New NPPF ends Government summer policy drought
In a day for burying Government announcements, Communities Secretary James Brokenshire revealed the new ‘National Planning Policy Framework’ (NPPF) on 24th July, providing good news for build-to-rent developers and bad news for councils dragging their feet. Read Chelgate’s analysis of the key announcements below:
On a swelteringly hot final day before summer Parliamentary recess, housing and planning professionals across the country sat with ‘bated’ breath and awaited the various MHCLG announcements they had been promised.
The Social Housing Green Paper, the revised National Planning Policy Framework (NPPF), and the Rough Sleeping Strategy were all pledged for publication ahead of the summer recess at various points over the last few months. While we will have to wait until September for the other two, Communities Secretary James Brokenshire finally published the long-awaited NPPF2 on the day before recess, before promptly sprinting out of the MHCLG door on his summer holidays.
But while NPPF2 could be seen as a rather underwhelming compilation of minor changes which have been seen before, it does introduce important new policy on areas including the housing delivery test, small sites, housing design, and build to rent:
Build to Rent
For the very first time, Build to Rent (BtR) has been officially recognised by the government as its own specific asset class. Furthering the Government’s drive towards a greater tenure mix, local authorities will need to reflect the demand for purpose-built rented homes alongside social rent and private ownership in their policies and local plans.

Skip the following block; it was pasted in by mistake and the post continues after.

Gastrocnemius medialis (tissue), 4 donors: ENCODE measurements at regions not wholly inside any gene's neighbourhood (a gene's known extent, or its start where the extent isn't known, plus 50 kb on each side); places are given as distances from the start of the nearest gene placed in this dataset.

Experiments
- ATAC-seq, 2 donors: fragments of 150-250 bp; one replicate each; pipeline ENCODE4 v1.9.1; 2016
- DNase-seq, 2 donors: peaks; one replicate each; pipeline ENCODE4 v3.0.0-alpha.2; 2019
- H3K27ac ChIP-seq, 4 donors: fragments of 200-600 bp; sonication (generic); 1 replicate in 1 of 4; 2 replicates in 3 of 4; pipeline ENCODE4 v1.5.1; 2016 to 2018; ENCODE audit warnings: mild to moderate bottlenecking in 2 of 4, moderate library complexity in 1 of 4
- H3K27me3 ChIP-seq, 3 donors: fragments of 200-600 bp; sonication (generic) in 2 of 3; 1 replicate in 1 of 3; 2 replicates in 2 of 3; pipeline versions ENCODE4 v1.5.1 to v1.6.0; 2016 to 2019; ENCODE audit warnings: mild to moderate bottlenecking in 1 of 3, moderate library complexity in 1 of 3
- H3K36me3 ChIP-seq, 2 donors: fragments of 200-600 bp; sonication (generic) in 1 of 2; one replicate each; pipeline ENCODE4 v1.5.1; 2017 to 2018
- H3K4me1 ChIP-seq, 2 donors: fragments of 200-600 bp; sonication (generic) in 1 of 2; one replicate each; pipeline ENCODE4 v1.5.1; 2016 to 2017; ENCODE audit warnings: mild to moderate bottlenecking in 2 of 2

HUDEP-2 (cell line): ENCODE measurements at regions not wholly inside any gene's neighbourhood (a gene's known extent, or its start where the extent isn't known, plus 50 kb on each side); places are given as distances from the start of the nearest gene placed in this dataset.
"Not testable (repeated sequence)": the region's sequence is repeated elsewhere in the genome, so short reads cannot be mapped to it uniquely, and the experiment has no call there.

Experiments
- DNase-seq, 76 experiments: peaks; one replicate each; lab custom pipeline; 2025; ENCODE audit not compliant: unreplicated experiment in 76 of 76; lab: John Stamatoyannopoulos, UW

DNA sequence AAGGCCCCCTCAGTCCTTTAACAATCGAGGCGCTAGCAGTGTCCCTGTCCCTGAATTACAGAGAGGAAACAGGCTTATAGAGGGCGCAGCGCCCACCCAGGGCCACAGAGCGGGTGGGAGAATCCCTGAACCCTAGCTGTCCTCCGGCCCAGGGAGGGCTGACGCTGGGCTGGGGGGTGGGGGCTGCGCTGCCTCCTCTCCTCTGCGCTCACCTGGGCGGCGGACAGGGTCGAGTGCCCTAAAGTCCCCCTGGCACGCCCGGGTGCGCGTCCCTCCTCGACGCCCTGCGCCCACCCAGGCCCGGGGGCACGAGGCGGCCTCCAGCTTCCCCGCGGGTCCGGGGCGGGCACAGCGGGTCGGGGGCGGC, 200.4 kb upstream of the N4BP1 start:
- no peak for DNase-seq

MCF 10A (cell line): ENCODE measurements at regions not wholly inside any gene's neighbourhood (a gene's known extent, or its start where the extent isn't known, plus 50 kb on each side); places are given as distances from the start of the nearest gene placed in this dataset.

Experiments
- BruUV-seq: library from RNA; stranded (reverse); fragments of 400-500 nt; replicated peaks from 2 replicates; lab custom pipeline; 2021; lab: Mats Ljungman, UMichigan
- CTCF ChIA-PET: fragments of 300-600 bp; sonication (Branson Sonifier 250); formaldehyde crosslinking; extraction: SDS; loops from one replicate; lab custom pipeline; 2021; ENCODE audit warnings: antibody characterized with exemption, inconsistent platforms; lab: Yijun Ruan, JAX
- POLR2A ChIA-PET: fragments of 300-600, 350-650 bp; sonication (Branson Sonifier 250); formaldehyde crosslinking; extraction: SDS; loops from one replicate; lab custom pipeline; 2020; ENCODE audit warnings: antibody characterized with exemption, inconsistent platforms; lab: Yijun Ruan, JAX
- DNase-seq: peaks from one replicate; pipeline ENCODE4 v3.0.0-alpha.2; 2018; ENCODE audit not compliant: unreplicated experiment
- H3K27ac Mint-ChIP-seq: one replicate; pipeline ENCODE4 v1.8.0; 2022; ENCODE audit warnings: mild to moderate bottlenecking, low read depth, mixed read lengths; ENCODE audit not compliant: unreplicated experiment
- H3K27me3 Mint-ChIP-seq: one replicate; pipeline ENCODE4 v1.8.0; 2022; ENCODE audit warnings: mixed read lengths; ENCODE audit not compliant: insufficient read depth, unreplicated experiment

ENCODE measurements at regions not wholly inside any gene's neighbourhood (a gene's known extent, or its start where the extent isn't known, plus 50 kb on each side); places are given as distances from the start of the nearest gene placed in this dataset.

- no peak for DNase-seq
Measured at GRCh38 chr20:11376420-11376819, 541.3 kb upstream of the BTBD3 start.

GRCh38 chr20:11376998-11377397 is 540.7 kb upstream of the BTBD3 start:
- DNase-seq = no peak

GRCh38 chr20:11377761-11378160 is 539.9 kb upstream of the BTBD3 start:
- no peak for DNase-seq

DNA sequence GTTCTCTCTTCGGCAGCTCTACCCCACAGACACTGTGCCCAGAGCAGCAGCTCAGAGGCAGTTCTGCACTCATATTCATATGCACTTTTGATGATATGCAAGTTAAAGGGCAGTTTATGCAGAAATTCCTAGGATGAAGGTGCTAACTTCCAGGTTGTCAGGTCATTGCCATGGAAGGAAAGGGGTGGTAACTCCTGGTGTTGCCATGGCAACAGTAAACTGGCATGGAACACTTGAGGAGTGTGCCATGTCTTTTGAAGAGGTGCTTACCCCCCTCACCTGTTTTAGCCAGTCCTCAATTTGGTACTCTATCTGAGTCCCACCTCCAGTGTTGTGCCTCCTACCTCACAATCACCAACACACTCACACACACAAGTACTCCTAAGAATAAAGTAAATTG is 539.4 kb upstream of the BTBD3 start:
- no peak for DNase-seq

Significantly, changes in NPPF2 now allow Build to Rent developments to count towards the total affordable housing allocation for an area, meaning BtR sites can provide new affordable private rent homes for an area, and ease the pressure on registered housing associations to build homes.
The change should allow councils to plan more effectively for provision of affordable housing, and allows them to draw on the typically more high-quality rental homes that BtR provide to meet their housing obligations.
This will be come as some small consolation for councils left with an increasing deficit in their housing stock thanks to Right to Buy, as purpose built BtR developments can be used to provide “affordable private rent” while councils concentrate on replenishing their stock.
Housing Delivery test
One of the key new policies to enforce the Housing Need methodology, and ensure performance against local plans, is the Housing Delivery Test. From November 2018 councils will be assessed against the numbers of homes that are built in their area, rather than how many homes they planned for but have not yet deli
vered. To ensure councils can no longer agree local plans which set
wildly unachievable housing figures, the test penalises councils under-delivering over a three-year period.